Collaboration has always been a huge part of Unsworth, both within and beyond the school. In its purest form collaboration simply means working with someone to produce something and links to words such as cooperation, alliance, partnership or combination. It is so important to view our school as a collaboration of lots of different partners, from teachers and learners to parents and governors, the local community and schools both locally and nationally. Currently, our education system as we know it is changing shape dramatically and often on a daily basis. Change often brings a sense of unease for some people or a feeling that different ways of doing things could change something beyond recognition, but is this really the case? Inevitably change will make a difference and it does often bring about a new way of doing something. However, the important factor to consider is the reasons why change is needed and the bigger picture of what it helps to create. Unsworth is all about embracing change that benefits the education and development of young learners. Over the years we have learnt as a school that through looking closely at our practice and making changes to what we do, we can offer our learners the best possible start  on their learning journey. In essence we aim to develop a love of learning and resilience that allows children to achieve and succeed; something called a “Growth Mind-set”. Working together through collaboration is at the core of this and this is achieved through our continuous two way dialogue as a community of learners. If you watch the short trailer below you will see how we have worked together as a school to create an exciting curriculum that offers learners opportunities to be curious about the world around them. For us though, working together is all about how we work with others to help shape the future of learning. Through our work within other schools across the Local Authority and by sharing our practice through learning walks, courses, visits and coaching sessions, we have built up a culture within school where collaboration is commonplace. It is collaboration and partnerships with the BTSA (Bury Teaching School Alliance) and BPLC (Bury Primary Learning Collaborative) that have helped us to share our approaches to assessment, SMSC and the curriculum, whilst also providing opportunities for staff within school to develop their own practice. In the current educational climate, it is these types of partnerships that will continue to allow us to help shape the way we want to do things for the learners at Unsworth. External support from the Local Authority is disappearing and schools are faced with the prospect of developing stronger links between each other so that together they can support each other to provide the best possible experiences for learners. During the Summer Term , myself and Mrs Reynolds are involved in a new nationwide alliance of educators known as “#LearningFirst”, which is a developing online community who have the aim of making assessment school led. It is these kinds of new collaborations that will shape the future of education and it is exciting to think that Unsworth has an opportunity to play a part and share practice. Unsworth is already accustomed to “working together” with a range of different partners and through the years we have embraced change, using it as a catalyst to rethink the way...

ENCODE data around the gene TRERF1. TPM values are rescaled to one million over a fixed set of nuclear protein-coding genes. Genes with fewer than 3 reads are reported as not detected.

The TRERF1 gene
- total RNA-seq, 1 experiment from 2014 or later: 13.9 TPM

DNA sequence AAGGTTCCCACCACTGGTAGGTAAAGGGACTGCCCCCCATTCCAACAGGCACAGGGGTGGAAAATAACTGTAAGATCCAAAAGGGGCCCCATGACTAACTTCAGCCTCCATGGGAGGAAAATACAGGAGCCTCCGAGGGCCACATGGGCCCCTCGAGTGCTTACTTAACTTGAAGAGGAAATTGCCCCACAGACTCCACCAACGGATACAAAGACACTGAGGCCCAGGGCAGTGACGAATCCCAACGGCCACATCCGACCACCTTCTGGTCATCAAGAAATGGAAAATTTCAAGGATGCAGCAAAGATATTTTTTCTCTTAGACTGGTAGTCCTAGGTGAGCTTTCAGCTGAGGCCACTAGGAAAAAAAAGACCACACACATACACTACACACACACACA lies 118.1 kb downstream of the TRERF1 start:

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Where does inspiration come from?

Where does inspiration come from?

Inspiration is something we look for in the world around us as a mechanism by which to develop a thought or idea. At it’s roots, it is something that makes someone want to do something or that gives someone an idea about what to do or create. For me, the “something” is the key to making inspiration a part and parcel of our children’s everyday experiences. Too often inspiration is seen as such a big ask, but actually it can come from the simplest of activities, the most unlikely source, a look, a gesture or even a word. Learning is all about development and moving forward. When this is done well, it happens because “something” made an individual think or triggered a thought. By designing an exciting curriculum that takes an enquiry approach our children are being presented with an approach to learning that seeks to hook them in, by providing opportunities to explore, create and share what they have found out. As a school we have learnt through our whole school enquiries time and time again that inspiring our children is what achieves quality work that showcases children’s personal best. By using outdoor experiences, real life contexts, books, videos, visitors, apps and objects, we have tried to ensure that inspiration is always at the forefront of children’s learning. By inspiring children to have a go, to investigate and to persevere, we are building up a culture in school where children want to push themselves. For us, learning comes first and this week it has been fantastic to see the children absorbed in the whole school geography enquiry. As  I wandered between classrooms this morning there were children designing and building their own Mine Craft worlds, pairs of children having discussions about their learning through using text and images in pic collage to visually share what they had found out. A huge 3D model of a local area has been constructed by children and they have been enthusiastically using lots of geography vocabulary with ease. One class have worked in small groups to plan and construct their own park following their visit to  a local park and Reception have turned into pirates in search of treasure. For us as a school “learning” is always what comes first and it is truly inspiring to see children engaged, enthused and challenged through the curriculum our staff have developed. By inspiring our children to investigate and create, we are opening up the doors of possibility and giving them the opportunity to not only see the world around them at first hand, but to experience it. Below are a few galleries of inspiration in action, where we feel that the memorable experiences we have developed will have a lasting effect on learners. When our school first opened 50 years ago, a whole trip was organised. 50 years later we decided to do the same! The whole school made their way to the East Lancashire Railway station in Bury. The children and adults were incredibly excited. We had our own carriages chartered. As the train pulled up to the platform the whole school started to fill up the carriages and year 6 loved their Hogwarts style carriages. The steam train journey took us to Ramsbottom station. Once we got off the train we started to walk to Nuttall Park. Once we arrived it was time for picnics...